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Though Babbitt has gained fame, he is unhappy. He still feels the exclusion from society's highest realms. He is disappointed that the exclusive Tonawanda country club and the Union club have not invited him to become their member. He looks forward to attending a university class dinner in order to renew his acquaintance with wealthy classmates like Charlie McKelvey, Irving Tate, and Albert Dobson. He is hungry to be accepted into the highest circles of society, and eventually succeeds in inviting the McKelveys to his home. But the success is short lived. The McKelveys visit the Babbitts in their fine Floral Heights home but behave snobbishly and leave abruptly. They also fail to invite the Babbitt's for a return dinner. Myra and Babbitt are devastated but quickly try to hide their disappointment.
Interestingly, Lewis develops an almost perfectly identical storyline, this time putting George and Myra at the top of the food chain. One of Babbitt's old classmates who is now a small- insurance business man invited Babbitt and Myra to dinner. Myra and Babbitt are reluctant, they put the Overbrooks off, and when they finally arrive, they are indifferent and hasty. In short, despite their crushing disappointment, they proceed to treat another couple in precisely the same unkind manner they were treated.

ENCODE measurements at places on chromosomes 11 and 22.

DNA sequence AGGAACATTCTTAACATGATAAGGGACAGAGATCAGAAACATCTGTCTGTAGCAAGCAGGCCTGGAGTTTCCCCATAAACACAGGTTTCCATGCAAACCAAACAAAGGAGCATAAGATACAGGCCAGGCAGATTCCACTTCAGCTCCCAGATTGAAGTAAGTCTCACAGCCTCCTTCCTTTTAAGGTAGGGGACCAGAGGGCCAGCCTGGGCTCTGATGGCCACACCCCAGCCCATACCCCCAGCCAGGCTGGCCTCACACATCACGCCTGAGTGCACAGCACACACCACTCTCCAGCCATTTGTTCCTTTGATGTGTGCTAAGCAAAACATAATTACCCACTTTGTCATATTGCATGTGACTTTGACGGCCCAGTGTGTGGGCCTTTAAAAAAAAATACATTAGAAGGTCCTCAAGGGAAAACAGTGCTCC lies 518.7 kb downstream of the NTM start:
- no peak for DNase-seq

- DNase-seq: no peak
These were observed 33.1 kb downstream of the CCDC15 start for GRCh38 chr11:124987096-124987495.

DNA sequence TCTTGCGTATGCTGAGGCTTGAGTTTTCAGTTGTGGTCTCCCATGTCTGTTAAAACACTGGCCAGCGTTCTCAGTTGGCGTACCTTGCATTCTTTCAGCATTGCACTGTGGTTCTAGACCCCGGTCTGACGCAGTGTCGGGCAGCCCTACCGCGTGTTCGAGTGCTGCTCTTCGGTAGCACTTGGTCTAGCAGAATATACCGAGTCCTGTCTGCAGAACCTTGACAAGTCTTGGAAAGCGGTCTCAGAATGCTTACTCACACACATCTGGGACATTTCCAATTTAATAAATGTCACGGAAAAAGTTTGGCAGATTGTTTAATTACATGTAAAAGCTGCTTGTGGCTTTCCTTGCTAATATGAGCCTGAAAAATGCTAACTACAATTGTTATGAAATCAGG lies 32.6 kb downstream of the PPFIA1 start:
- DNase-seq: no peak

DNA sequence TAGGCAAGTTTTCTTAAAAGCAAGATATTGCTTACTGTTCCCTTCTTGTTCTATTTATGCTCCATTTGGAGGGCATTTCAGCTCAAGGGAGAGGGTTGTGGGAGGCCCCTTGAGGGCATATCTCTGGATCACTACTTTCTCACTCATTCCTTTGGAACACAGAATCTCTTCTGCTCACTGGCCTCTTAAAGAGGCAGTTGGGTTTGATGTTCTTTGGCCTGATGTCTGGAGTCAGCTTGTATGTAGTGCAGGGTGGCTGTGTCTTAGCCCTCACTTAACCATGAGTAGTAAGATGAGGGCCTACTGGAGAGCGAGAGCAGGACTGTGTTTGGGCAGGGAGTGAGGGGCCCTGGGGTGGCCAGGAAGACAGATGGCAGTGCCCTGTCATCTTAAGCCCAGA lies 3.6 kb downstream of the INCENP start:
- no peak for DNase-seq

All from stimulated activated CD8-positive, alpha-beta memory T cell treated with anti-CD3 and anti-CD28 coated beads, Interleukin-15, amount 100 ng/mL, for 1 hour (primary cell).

In this chapter, Sinclair Lewis satirizes the American middle-class consciousness that is always striving to rise. Babbitt and Myra desire to strike friendship with those superior to them in status and are devastated when their appeal is rejected. But they are not so self-aware as to avoid doing the exact same thing to the Overbrooks.
In this chapter, society is a harsh, fickle monster. People hungrily seek the approval of the upper classes, even losing their own dignity, and yet are embarrassed and threatened when they themselves are associated with the lower classes. Lewis severely critiques the tenuous, insecure hold society has on its members